Design fairs in Australia will never be able to compete in size or razzle dazzle with fairs like Milan or London but Saturday Indesign, which occurs every second year in Sydney, is an important event on the Australian design calendar. Now in its 15th year, the current form of the SID event combines a central ‘Galleria’ destination with participating showrooms in the nearby suburbs accessed by a continuous bus service that takes visitors from one group of showrooms to the next. The result is three days of wandering around bumping into friends and associates at different venues and catching up on all the new things and plenty of industry gossip. While many of the early prototypes of new designs may have been launched months ago at the big fairs, Saturday Indesign is a chance to see and touch the production versions and to experience plenty of great new product from local designers.
This year saw a much greater emphasis on providing genuine hospitality. Some of the showrooms, such as Living Edge and Seeho Su, went all out providing amazing food and drink for anyone who popped in over the three days. Others transformed their showrooms through innovative installations or careful styling making a visit to a regular haunt an exciting new experience.
Lighting specialist Euroluce was one such showroom who reinvented itself for the three day event. Swathed in a rubbery black fabric, the space was turned over to an exclusive showing of new lighting from Flos – in particular the pieces from Michael Anastassiades such as ‘String’ and ‘IC’ but also ‘OK’ from Konstantin Gric and ‘Aim’ by the Bouroullec brothers.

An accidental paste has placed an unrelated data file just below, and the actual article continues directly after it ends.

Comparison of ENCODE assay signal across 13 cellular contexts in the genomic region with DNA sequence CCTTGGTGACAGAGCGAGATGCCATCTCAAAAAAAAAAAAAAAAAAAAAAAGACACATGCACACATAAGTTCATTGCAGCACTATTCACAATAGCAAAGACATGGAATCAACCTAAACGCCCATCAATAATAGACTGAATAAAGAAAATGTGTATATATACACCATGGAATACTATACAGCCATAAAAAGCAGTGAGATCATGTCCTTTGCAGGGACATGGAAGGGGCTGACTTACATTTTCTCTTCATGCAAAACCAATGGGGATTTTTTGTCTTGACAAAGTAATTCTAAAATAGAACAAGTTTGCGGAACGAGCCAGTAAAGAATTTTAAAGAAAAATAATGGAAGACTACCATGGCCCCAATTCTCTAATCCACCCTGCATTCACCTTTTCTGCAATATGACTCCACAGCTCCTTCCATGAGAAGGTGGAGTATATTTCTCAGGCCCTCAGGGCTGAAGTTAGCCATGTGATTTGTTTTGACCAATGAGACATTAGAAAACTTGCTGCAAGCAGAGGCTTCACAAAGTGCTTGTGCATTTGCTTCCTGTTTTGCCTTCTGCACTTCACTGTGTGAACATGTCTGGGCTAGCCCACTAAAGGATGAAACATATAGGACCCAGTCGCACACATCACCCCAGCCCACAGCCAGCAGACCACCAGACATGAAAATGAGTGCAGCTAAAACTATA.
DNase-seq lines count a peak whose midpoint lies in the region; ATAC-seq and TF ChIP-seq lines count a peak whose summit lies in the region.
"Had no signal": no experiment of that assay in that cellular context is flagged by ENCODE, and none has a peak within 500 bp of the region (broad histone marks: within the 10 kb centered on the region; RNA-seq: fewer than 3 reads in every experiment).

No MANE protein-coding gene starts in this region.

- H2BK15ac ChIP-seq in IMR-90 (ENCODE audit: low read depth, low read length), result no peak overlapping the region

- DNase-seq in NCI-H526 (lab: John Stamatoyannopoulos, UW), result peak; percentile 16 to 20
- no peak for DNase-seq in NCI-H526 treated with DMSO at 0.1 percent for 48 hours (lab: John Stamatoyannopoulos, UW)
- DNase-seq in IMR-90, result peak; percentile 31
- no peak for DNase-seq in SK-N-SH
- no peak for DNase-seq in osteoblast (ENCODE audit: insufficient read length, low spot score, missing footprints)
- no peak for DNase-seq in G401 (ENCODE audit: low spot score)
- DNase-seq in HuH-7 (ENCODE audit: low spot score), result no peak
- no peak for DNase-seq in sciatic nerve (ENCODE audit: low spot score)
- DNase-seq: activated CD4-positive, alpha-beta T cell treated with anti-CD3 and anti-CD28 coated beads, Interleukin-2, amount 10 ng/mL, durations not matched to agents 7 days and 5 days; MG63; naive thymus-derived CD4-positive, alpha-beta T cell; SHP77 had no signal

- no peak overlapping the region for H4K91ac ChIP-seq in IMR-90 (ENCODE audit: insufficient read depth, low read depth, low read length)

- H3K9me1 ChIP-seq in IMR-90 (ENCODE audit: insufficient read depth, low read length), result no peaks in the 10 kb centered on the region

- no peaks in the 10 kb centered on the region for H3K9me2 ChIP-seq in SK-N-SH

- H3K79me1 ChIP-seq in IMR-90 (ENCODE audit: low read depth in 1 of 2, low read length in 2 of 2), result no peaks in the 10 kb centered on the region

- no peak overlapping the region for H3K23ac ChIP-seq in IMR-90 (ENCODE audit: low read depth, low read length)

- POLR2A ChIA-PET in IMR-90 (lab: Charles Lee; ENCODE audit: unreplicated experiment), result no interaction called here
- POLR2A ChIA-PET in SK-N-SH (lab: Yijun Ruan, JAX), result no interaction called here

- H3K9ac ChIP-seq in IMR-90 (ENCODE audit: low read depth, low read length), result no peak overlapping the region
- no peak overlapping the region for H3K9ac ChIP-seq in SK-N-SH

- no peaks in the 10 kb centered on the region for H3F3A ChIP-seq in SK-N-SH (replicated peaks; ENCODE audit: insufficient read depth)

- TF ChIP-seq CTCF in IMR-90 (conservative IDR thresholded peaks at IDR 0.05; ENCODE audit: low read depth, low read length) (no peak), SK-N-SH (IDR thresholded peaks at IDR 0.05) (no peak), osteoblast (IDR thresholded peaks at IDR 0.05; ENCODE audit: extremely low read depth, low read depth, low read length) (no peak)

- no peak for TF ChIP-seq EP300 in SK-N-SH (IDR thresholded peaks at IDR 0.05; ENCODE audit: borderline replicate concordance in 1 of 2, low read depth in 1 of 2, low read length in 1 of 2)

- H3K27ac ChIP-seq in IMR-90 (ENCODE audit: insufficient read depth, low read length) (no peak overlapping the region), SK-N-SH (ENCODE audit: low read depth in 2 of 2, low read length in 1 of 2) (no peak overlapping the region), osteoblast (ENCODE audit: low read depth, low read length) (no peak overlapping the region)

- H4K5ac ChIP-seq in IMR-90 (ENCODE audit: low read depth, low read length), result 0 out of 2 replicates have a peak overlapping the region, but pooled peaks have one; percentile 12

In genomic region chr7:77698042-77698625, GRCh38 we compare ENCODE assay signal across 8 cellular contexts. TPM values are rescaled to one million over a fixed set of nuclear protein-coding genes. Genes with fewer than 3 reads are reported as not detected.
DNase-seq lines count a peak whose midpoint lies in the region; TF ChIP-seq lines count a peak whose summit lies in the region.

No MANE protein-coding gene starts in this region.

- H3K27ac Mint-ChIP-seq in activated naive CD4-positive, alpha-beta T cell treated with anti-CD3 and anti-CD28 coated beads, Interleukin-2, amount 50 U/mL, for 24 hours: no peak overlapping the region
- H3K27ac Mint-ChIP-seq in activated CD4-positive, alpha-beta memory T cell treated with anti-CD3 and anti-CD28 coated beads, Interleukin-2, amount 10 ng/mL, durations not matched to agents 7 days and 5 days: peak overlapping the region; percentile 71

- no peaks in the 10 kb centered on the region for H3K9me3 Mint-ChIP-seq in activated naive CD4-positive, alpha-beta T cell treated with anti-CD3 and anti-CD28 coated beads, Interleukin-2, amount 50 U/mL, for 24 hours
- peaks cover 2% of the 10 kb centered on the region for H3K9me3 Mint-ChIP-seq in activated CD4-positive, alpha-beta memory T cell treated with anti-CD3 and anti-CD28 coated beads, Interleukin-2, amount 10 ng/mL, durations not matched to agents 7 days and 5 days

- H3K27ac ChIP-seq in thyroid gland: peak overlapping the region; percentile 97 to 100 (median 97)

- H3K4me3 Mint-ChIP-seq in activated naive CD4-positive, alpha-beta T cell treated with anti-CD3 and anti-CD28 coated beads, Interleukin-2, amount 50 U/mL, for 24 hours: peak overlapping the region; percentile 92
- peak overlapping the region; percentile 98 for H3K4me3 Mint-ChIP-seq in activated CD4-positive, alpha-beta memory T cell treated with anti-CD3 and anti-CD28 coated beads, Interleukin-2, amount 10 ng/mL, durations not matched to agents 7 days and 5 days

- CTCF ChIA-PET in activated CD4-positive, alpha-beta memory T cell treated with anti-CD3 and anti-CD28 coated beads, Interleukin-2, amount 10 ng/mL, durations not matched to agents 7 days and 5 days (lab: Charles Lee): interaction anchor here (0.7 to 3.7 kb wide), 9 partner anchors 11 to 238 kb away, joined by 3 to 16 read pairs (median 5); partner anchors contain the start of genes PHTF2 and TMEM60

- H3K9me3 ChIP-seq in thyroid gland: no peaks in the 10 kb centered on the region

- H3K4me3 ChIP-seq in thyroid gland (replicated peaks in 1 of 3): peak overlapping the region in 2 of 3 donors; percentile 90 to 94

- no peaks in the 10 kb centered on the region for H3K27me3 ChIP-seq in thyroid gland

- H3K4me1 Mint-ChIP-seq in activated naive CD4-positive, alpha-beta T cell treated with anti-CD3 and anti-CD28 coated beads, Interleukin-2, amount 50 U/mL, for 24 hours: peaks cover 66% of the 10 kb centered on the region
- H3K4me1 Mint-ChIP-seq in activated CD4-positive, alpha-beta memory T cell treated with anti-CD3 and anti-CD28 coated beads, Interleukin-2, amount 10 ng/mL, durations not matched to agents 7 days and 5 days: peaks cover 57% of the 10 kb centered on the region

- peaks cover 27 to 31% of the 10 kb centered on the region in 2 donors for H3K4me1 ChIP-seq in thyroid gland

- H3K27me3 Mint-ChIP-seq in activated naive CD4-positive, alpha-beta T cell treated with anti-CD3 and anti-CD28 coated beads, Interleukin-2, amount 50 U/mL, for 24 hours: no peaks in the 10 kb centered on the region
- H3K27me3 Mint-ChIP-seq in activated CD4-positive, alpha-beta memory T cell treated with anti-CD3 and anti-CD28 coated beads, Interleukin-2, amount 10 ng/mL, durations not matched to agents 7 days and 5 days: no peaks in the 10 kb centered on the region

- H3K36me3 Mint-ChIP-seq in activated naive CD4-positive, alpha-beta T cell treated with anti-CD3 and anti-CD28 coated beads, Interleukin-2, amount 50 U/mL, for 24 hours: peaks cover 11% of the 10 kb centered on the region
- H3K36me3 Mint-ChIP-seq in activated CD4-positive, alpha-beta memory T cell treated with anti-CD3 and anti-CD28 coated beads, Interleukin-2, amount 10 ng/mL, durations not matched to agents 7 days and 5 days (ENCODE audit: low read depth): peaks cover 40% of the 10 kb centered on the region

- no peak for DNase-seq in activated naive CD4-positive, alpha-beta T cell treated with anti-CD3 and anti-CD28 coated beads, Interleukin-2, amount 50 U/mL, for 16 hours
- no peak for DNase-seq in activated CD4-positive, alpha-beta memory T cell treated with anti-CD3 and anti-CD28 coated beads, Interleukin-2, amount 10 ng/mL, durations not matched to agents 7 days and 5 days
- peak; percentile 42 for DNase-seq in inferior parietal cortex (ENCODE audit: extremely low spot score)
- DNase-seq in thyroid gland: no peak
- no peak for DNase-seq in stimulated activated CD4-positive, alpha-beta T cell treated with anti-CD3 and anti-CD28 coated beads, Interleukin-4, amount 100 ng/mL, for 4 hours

Outside in the Hill St precinct courtyard, Workshopped, Arthur G and Euroluce plus the Whitehouse Insitute of Design and Luxmy Furniture had heaped a mass of replica furniture pieces into a crazy funeral pyre. The symbolic bonfire couldn’t be lit unfortunately (due to the toxic smoke that would have emanated) but the message was received loud and clear by all the visitors: replica furniture has NO value.
Just around the corner from the Hill St was a brilliant curated show hosted by The Stables called Side Project: Music for your eyes. With a veritable who’s who of the more alternative end of the Australian design community, the show included work by Daniel Emma, Blakebrough + King, Studio Kyss, Porcelain Bear, Henry Wilson and Jonathan Zawada along with many others.
Of particular interest for me were the new pieces by Page Thirty Three called 'Tactile Equations'. These new items included an awesome coffee table of folded brass and black timber and a new collection of lights and accessories in bluestone, brass and granite.
These later items include a table lamp ‘Stratosphere’, incense burner ‘Void’ and oil burner ‘Superstructure’. Page Thirty Three has grown from the humble beginnings of their laser cut plywood milk crate from 2010 to producing some really inspiring work. Their monolithic ‘Stratosphere’ light is particularly fantastic, sitting between sculptural and functional object embedded in bluestone.
Seeho Su is a supplier of a tight selection of understated furniture and lighting designs from companies such as Maruni (Japan), Molo (Canada), Neri & Hu (China), Gubi (Denmark) and Mud (Australia). The showroom recently moved from a tiny space off Bourke st Surry Hills to a more spacious and light-filled building in Devonshire Street, a few blocks down the road.